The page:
LAWRENCE — The worst way to discover Svi Mykhailiuk’s personal goals ahead of his senior campaign, as it turns out, is by posing the question to the Kansas guard himself.
Asked for his individual aspirations Monday afternoon following the Jayhawks’ first boot camp workout of his final collegiate season, Mykhailiuk instead chose a more macro-level answer.
“I would say the main goal is to win a national championship,” Mykhailiuk said. “That’s what we’re trying to do every year — and also win the Big 12.”
But what, the follow-up question asked, is the NBA hopeful looking to improve and show from a personal standpoint?
Again, no dice.
“Just to improve everything,” he answered, “and just be great — a better player and teammate.”
In that aspect, Mykhailiuk already appears in midseason form — at least in terms of taking the Bill Self-programmed team-first approach to everything.
The 6-foot-8 native of Cherkasy, Ukraine, flirted with entering the NBA Draft this offseason before announcing in late May he would join fellow guard and close friend Devonte’ Graham in returning for a senior season. Just hours after taking part in an individual workout with the New York Knicks on May 24, Mykhailiuk posted the following message to his Twitter account:
“Senior year,” he wrote. “Here we gooo!”
An ankle injury forced Mykhailiuk to withdraw early from the NBA combine earlier that spring, when he was still undecided on his future. Arguably the most surprising number from his brief showing at the event was his 6-5 wingspan measurement — three inches shorter than his listed height.
An anonymous poll of NBA executives taken by ESPN.com’s Jeff Goodman recommended Mykhailiuk return to school.
“He’s still really young and can be a catch-and-shoot guy,” one NBA executive told Goodman. “The question is whether he has a bigger role at Kansas next year than he did the past couple years.”
Currently projected by NBADraft.net as a late second-round selection in next year’s draft, Mykhailiuk likely knows what areas he needs to show scouts to move up the big board … even if he isn’t willing to publicly identify them.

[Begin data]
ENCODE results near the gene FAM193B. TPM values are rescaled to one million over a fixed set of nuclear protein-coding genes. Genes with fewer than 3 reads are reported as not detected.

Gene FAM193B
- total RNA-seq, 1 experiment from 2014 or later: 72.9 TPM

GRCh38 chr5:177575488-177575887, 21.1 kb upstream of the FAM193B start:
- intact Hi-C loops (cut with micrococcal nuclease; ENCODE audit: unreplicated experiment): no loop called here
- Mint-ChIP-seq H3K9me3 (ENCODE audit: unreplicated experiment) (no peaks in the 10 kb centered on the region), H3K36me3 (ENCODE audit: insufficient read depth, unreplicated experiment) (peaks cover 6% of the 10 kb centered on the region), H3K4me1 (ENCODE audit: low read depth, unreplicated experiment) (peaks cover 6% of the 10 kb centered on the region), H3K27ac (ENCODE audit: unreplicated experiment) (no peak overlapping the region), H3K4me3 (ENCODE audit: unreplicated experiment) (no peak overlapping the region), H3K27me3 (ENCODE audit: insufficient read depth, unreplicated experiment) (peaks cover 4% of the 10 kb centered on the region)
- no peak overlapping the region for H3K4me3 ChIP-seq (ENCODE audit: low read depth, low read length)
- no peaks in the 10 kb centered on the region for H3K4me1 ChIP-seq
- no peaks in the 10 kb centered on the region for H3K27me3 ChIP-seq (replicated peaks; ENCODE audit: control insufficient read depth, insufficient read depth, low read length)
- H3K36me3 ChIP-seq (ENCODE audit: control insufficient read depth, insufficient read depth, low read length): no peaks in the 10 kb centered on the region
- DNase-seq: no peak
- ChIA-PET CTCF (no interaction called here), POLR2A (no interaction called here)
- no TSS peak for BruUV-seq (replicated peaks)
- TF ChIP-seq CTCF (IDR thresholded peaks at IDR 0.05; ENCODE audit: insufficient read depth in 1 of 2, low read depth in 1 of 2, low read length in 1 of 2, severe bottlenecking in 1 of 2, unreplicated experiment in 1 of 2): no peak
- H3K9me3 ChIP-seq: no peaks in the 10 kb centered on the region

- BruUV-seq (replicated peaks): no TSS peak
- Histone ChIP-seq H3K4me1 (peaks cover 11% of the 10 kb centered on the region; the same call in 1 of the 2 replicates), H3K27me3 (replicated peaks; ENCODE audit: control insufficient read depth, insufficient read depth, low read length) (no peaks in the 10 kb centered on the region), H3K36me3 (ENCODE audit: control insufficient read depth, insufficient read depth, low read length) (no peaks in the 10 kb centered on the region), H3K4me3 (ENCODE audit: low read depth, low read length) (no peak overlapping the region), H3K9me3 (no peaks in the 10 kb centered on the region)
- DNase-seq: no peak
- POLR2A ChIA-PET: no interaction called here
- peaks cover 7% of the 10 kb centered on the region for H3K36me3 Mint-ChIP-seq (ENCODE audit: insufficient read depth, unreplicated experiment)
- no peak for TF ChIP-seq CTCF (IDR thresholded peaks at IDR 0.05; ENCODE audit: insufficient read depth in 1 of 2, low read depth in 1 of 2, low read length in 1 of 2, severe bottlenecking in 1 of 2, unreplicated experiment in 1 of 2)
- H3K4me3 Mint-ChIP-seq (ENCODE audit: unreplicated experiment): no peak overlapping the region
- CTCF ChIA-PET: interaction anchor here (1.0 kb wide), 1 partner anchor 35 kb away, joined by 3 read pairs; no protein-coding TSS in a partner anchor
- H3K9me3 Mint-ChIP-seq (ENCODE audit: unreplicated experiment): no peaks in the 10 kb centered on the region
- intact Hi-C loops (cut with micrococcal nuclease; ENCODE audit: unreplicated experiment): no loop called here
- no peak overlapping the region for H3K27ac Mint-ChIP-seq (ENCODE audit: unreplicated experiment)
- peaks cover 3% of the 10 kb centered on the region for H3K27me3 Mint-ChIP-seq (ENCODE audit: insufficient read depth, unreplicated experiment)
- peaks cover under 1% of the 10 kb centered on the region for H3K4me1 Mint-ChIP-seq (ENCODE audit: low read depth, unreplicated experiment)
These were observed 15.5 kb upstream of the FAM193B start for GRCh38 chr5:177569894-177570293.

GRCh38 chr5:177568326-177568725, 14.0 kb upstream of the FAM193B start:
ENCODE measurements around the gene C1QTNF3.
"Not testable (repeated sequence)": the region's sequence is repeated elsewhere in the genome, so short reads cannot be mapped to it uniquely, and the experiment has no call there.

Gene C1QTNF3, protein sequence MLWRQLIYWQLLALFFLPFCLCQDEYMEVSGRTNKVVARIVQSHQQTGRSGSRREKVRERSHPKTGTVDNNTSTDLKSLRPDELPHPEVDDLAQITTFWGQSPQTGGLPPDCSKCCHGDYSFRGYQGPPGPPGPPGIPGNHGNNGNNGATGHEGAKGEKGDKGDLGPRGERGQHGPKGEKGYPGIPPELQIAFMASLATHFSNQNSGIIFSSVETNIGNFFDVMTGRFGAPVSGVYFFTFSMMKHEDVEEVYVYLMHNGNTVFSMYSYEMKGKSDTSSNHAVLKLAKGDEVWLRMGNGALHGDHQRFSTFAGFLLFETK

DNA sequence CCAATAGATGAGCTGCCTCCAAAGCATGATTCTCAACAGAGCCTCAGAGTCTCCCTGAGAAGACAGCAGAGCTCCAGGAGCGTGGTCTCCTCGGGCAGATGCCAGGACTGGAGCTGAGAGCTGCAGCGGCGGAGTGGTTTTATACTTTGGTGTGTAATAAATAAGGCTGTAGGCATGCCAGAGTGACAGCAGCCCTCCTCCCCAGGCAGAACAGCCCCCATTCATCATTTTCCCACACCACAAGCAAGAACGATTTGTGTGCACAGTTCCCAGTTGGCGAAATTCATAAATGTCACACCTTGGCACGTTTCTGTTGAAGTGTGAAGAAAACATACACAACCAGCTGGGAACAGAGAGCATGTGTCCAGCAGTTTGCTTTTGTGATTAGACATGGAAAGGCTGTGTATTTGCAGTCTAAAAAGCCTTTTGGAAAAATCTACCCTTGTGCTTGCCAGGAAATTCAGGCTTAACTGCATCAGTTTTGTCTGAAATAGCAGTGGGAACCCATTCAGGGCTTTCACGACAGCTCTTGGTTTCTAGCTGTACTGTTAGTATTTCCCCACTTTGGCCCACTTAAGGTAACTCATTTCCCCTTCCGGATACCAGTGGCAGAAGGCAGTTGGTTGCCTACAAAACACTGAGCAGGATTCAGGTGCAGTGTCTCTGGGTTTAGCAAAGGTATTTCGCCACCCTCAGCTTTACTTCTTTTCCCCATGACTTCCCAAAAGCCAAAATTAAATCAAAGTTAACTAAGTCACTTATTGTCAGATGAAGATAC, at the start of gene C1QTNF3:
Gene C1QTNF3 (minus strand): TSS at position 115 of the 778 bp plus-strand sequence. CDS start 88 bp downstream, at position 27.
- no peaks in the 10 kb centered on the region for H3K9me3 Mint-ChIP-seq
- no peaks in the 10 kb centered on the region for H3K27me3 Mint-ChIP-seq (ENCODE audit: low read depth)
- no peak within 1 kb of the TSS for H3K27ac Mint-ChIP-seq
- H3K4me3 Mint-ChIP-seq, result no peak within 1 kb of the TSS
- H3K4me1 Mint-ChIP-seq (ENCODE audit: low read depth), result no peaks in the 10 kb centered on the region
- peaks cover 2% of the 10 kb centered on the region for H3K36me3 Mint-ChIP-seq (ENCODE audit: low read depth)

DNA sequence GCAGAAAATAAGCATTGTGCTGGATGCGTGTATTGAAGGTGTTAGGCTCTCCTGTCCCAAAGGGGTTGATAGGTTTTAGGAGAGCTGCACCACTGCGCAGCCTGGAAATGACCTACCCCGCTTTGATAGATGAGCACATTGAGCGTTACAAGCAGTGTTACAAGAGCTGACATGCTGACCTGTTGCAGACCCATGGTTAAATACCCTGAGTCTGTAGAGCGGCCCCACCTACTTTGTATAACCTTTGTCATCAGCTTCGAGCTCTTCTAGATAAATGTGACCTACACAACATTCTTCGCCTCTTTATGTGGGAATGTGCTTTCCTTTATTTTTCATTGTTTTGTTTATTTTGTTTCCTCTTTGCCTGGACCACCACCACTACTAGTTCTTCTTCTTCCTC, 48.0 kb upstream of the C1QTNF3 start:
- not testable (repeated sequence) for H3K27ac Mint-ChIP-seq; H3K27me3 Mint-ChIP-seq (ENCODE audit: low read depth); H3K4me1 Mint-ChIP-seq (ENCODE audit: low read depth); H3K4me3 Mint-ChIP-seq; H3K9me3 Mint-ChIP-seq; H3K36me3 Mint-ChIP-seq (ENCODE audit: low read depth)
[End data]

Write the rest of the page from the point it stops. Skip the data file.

Mykhailiuk has dropped 20 pounds since the end of last season and now weighs a lean 207 pounds. To drop the weight, Mykhailiuk ate a lot of “salads, green stuff” and stuck to a strict policy of “no sodas and straight water every day,” he said.
He seems to already be reaping the rewards.
“I feel like I’m faster with the light weight and I’m more athletic,” said Mykhailiuk, who averaged 9.8 points and three rebounds last season. “It just helped me overall with my game.”
Reid Forgrave of CBSSports.com is more bullish on Mykhailiuk’s draft stock, listing him as the No. 24-overall pick in a mock draft posted over the summer.
“Remember that Svi was the youngest player in college when he began his career at Kansas, so he’s really a sophomore-aged player,” Forgrave wrote. “While he hasn’t lived up to sky-high projections, Svi is still a big, smooth wing who can shoot it.”
Mykhailiuk, who turned 20 in June, proved that much this summer.
Playing for Ukraine’s under-20 national team at the FIBA 2017 U20 European Championships, Mykhailiuk averaged 20.4 points, 6.4 rebounds and 4.4 assists in seven games at the 16-team event.
The only player in the 180-athlete field to surpass 20 points per game, Mykhailiuk thrived in the “bigger role” the NBA scout told Goodman he wanted to see him take on at KU.
“I led them in scoring because I was the leader of the team and everybody was just giving me the ball,” Mykhailiuk said. “I was trying to help my team to win (and) to get every possession in my hands and come up with a pass or a shot.”
While he spent most of the summer overseas, Mykhailiuk returned for the Jayhawks’ exhibition tour of Italy in early August, meeting up with his teammates in Rome.
Talks of their national championship aspirations, he said, began almost immediately.
“We talk about it because the last two years were pretty close to a Final Four,” said Mykhailiuk, referencing the Jayhawks’ back-to-back Elite Eight defeats. “This year, we just gotta get there because we were really one step away and felt like we should’ve been there, but we didn’t make it for some reason.”